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The Renaissance of TableTop Games

D&DI suppose had John and I really thought through Dungeons & Dreamers back in 2001, we might have considered creating a little cottage industry around the book’s basic premise.

As we researched and then created the spider web-like narrative plot points that connected modern computer game developers with Dungeons & Dragons, we were continually struck by how direct the link was between the two worlds.

Without fail, the developers of some of the most popular computer games had their creative spark generated by some transformative tabletop gaming experience.

It’s no accident that so many early computer RPGs were built around narrative stories, and online RPGs were built around community actions. Those were the two hallmark of great tabletop experiences: storytelling and community.

Being writers we fell in love with the simplicity and elegance of the story (although to be honest we didn’t tell that story very well until the Second Edition), but we didn’t think much beyond what that might mean once our book was finished. Instead, we lamented that fact that writing this story in 2003 probably put us on the cutting edge of this story.

We knew that game culture would eventually become something that people took more seriously, we just weren’t sure when that would be.

Fast forward to 2014, and we’ve seen the answer play out in the last few years.

It’s hard to credit one group for pushing game culture beyond the screens and tabletops, and into the public consciousness. Still, the folks at Geek & Sundry, a commercial YouTube network that is built around the idea of community and gaming, are good representatives of the Game as Community idea.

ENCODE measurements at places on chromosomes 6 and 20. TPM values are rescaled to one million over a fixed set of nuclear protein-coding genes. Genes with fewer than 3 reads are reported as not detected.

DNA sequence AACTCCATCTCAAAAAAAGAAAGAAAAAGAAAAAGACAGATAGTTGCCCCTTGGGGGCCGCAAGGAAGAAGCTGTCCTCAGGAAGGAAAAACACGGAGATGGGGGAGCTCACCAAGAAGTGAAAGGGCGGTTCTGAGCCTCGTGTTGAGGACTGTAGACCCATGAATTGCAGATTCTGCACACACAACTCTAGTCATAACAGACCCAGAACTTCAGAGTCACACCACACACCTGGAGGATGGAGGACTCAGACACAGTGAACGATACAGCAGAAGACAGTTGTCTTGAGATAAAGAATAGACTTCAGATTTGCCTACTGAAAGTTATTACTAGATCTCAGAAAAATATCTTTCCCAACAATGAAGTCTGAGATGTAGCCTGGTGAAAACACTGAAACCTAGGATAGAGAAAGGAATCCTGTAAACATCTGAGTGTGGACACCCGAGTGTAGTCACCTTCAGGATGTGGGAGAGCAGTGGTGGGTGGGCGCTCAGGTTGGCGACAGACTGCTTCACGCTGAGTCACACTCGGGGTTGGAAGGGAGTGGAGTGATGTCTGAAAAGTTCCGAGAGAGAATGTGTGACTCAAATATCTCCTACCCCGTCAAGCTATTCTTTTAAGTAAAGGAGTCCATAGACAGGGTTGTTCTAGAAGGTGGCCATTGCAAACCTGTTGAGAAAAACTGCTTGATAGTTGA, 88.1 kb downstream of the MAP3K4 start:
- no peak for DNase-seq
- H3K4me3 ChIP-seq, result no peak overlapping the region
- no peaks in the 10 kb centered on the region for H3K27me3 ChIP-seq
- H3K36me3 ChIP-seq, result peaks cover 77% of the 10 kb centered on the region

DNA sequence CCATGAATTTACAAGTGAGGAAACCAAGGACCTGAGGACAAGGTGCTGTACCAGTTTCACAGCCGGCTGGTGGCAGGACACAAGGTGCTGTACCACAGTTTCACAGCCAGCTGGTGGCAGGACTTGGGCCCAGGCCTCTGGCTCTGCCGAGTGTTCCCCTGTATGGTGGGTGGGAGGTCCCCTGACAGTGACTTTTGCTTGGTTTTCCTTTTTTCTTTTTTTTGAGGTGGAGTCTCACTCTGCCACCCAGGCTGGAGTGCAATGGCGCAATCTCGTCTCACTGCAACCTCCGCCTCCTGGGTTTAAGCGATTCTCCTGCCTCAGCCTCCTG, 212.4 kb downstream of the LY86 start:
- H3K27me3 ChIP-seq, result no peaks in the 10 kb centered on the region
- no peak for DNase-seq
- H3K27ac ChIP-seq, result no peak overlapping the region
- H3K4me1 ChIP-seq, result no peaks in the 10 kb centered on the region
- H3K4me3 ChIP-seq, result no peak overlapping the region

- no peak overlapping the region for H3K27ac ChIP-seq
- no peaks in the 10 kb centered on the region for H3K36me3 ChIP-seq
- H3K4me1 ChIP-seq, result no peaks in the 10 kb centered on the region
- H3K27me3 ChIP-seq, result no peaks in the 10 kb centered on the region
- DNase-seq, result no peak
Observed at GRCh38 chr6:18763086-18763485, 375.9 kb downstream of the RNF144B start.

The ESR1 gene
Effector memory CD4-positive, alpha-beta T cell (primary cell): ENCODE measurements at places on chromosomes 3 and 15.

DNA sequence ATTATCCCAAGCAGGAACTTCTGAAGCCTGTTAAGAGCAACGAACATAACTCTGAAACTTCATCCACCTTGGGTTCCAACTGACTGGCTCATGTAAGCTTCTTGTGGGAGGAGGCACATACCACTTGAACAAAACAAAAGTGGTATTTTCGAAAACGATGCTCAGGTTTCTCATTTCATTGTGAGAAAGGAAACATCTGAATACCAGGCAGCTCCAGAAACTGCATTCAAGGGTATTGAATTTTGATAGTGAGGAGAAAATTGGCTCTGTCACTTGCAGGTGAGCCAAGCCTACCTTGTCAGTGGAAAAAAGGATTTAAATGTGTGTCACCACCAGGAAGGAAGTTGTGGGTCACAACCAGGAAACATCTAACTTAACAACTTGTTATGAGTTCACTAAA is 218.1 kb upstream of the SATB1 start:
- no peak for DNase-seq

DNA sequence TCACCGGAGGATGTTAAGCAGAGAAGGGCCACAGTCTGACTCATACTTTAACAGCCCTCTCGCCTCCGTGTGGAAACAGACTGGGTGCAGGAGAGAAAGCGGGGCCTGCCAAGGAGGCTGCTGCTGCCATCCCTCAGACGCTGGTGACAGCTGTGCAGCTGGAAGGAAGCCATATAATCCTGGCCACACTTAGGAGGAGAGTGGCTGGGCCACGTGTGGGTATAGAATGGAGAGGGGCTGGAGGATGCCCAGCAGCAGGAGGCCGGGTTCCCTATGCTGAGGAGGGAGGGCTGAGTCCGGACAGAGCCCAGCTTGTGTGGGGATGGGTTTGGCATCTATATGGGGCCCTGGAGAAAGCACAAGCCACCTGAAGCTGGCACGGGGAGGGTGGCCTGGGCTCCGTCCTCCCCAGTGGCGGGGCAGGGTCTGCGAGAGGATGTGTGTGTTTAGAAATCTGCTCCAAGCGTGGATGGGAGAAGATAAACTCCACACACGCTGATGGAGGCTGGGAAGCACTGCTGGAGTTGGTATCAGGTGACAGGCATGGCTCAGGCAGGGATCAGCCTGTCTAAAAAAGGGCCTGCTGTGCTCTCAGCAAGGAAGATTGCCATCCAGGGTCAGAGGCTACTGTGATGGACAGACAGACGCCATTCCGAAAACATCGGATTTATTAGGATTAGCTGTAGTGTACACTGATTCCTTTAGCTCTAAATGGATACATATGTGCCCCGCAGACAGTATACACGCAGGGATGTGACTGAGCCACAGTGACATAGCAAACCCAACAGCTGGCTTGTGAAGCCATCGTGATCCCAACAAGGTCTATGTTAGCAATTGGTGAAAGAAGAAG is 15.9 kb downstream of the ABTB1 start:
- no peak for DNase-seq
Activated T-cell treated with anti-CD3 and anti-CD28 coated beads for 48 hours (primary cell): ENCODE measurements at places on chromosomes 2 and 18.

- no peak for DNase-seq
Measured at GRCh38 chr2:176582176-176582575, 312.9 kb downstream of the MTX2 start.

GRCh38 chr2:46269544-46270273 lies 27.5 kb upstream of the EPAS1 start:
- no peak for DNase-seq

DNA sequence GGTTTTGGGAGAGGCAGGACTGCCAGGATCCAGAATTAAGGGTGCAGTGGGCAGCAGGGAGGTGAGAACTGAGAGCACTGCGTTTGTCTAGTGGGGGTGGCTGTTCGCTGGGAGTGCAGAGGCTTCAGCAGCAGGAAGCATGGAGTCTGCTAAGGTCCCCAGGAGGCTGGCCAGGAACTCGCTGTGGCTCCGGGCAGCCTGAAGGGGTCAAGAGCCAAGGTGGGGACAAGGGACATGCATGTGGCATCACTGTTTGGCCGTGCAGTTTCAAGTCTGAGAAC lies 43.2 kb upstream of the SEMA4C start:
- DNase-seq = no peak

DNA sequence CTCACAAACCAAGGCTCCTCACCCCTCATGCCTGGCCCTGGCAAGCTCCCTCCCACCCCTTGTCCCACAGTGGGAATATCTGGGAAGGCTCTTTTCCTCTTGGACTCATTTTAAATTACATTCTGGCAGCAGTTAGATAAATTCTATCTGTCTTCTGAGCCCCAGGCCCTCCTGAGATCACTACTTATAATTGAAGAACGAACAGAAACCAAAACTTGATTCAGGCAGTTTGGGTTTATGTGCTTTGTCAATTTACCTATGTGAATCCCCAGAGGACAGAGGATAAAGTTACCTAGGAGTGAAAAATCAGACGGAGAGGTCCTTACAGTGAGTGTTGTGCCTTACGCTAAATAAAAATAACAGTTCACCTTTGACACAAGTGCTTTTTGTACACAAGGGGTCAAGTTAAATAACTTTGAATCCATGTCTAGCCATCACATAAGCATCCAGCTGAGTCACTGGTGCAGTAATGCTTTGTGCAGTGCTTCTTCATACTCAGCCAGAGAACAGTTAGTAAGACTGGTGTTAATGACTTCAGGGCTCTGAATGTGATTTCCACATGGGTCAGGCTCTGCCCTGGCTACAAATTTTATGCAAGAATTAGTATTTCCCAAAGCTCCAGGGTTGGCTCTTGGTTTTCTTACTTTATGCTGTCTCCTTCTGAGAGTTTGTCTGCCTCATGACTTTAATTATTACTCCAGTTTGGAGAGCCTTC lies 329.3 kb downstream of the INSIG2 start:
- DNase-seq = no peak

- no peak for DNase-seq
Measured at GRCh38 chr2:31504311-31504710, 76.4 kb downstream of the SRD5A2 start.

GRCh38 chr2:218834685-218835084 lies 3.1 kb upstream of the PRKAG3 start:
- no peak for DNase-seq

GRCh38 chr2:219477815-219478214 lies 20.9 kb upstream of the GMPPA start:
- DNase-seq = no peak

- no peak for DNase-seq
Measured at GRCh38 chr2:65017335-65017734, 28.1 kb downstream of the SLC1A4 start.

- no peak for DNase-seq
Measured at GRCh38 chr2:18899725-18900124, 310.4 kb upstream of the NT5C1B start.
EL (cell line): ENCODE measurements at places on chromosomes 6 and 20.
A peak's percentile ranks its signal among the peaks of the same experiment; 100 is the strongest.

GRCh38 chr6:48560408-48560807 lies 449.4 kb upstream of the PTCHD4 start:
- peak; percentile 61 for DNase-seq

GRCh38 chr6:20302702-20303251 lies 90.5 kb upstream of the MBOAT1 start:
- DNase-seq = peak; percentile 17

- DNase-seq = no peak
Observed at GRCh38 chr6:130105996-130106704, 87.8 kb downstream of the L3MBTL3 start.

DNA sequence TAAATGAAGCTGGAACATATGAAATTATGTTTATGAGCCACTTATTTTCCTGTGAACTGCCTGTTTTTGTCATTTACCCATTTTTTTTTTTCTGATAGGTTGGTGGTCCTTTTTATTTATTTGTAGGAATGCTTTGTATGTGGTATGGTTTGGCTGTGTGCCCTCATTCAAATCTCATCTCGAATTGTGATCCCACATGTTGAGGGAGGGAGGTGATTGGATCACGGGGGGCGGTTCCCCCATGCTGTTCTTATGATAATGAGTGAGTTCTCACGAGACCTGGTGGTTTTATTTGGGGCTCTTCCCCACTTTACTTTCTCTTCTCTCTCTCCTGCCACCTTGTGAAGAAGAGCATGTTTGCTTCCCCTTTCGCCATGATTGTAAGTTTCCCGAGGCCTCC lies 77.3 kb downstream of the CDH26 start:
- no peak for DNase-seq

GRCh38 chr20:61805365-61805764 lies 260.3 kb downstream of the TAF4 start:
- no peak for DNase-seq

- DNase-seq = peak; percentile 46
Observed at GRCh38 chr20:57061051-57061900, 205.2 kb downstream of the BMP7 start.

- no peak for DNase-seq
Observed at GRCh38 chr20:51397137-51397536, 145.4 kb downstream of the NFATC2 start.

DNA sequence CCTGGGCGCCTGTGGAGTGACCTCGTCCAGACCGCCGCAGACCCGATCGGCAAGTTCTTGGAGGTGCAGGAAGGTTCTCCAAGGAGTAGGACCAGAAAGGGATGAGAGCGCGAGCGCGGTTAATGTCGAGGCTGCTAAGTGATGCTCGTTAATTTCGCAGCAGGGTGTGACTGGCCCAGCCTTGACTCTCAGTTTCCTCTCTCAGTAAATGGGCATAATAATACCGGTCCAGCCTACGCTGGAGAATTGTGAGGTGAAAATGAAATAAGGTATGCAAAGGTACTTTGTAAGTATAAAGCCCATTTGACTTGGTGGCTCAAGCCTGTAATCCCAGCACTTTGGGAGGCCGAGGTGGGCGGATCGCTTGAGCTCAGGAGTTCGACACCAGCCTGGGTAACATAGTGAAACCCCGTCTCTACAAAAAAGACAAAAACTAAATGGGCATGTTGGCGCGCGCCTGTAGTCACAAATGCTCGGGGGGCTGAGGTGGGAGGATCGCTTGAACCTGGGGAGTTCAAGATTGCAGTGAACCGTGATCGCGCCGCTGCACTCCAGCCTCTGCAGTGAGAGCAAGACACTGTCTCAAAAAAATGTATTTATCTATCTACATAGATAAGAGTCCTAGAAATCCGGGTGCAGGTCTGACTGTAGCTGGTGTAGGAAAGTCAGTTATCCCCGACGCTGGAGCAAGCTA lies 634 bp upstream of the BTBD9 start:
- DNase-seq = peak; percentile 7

One of its big promotional ideas is TableTop Day, an international event created by the G&S team and dedicated to getting people to play tabletop games with their friends.

Whether Tabletop Day helped push the idea of gaming or just tapped into the zeitgeist isn’t important to me.

Instead, I’ve enjoyed the renaissance of these tabletop games, and listening to people discuss the impact of role-playing games. For some, tabletop RPGs taught them how to tell stories, while others say the greatest impact has been the community they found.

Whatever the reasons articulated by players and developers, I’ve viewed all of their reasons as extensions of the narrative threads John and I put together in those early outline sessions in 2001.

It’s completed the narrative arc of our story: The tabletop games of the early 1970s helped create the foundation for computer games, which has in turn led to the re-emergence of tabletop games and communities.

It’s a self-sustaining and self-renewing community, and it’s grown organically through these communities connecting through emergent communication platforms. This growth hasn’t been driven by big corporate media. Instead, it’s been driven by gamers who have created online forums, Meetup groups, podcasts, and YouTube networks.

While John and I never had the motivation to build our own place within that universe, we’ve had the opportunity to watch it emerge over the last 14 years. For writers, watching and documenting from the front row is enough.

Here are the stories that got me thinking about this post:

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